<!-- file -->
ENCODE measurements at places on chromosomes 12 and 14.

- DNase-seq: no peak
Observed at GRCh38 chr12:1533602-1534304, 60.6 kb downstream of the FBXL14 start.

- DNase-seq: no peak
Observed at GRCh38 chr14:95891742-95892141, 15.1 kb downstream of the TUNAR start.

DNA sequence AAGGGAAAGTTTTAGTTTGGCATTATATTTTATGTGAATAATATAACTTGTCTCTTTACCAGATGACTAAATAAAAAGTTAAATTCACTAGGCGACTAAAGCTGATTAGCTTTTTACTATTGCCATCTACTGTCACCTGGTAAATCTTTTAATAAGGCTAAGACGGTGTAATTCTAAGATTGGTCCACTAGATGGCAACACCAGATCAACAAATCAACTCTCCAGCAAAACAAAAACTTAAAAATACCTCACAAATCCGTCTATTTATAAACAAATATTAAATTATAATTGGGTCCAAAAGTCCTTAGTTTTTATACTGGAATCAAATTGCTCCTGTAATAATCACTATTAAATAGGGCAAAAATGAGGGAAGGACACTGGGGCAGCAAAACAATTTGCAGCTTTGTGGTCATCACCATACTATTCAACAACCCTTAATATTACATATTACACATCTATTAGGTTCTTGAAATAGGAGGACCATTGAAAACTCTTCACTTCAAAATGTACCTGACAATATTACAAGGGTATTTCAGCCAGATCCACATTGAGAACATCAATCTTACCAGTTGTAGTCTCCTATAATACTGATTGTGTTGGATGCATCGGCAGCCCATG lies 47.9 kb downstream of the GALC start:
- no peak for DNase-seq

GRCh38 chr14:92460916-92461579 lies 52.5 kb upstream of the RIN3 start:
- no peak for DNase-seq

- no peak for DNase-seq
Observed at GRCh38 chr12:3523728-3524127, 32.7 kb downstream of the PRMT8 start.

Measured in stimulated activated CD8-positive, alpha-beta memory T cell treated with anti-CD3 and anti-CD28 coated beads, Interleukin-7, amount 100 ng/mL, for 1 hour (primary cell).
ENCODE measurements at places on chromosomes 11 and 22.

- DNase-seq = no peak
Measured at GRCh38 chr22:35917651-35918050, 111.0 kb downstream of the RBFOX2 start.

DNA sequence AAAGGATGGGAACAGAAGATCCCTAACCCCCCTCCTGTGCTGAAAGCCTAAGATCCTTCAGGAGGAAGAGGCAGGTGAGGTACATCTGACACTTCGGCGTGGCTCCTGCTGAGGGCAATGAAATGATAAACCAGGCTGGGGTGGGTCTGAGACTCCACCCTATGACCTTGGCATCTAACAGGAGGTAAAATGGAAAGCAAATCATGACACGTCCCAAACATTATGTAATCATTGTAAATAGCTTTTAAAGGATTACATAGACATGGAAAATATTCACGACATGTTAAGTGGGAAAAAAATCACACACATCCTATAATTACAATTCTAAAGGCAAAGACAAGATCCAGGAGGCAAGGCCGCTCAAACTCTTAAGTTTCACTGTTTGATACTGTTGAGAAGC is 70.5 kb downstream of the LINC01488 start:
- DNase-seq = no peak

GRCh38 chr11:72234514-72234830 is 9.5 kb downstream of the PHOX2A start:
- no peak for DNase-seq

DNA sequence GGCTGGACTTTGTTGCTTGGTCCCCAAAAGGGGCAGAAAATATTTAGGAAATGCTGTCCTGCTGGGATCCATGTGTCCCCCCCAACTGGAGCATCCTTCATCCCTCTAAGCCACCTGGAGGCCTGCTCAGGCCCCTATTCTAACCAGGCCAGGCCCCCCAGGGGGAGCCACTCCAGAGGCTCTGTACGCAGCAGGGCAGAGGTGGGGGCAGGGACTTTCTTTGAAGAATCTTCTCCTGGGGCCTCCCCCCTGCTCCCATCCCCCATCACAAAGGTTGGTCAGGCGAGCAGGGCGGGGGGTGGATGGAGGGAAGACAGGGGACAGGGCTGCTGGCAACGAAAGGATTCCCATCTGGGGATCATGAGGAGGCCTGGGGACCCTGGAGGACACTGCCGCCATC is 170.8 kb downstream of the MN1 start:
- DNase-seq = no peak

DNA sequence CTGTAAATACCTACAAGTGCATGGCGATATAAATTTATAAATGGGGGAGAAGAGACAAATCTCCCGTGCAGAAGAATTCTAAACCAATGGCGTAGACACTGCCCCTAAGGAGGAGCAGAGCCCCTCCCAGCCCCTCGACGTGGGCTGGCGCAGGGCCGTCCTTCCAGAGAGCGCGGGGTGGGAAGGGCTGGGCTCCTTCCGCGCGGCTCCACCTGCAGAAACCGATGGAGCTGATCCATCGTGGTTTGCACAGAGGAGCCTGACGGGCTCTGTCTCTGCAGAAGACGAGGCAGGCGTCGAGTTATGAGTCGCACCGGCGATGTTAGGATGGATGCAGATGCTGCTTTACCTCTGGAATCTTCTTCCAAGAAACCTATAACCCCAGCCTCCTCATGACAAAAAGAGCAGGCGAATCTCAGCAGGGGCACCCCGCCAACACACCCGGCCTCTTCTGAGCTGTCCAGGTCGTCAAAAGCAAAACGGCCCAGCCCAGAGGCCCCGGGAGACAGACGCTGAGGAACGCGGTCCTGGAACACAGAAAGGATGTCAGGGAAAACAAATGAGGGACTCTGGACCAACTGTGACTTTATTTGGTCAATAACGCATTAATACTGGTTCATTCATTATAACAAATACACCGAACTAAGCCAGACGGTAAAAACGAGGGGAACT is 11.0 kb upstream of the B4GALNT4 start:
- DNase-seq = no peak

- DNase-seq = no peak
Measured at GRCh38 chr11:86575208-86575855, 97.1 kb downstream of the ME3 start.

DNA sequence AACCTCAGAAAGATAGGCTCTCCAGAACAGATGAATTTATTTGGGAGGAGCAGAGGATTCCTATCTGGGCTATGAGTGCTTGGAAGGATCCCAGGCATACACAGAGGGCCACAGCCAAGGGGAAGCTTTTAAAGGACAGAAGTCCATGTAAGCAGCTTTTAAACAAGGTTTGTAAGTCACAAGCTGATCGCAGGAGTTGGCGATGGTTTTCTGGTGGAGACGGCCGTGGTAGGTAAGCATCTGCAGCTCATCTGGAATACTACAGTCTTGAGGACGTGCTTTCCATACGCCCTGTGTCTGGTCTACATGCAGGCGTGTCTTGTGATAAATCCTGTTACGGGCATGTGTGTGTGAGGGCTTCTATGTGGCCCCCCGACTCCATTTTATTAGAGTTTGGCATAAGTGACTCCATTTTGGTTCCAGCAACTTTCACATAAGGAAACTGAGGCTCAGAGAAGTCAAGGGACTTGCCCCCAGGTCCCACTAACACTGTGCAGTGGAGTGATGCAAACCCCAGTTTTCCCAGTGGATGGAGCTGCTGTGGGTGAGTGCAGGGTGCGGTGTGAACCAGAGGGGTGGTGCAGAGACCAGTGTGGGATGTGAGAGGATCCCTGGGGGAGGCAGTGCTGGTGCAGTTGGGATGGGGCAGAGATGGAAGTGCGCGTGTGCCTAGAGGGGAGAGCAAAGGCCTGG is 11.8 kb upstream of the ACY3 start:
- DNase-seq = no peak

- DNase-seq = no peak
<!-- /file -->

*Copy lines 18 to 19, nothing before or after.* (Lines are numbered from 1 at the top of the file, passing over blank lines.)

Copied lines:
GRCh38 chr11:72234514-72234830 is 9.5 kb downstream of the PHOX2A start:
- no peak for DNase-seq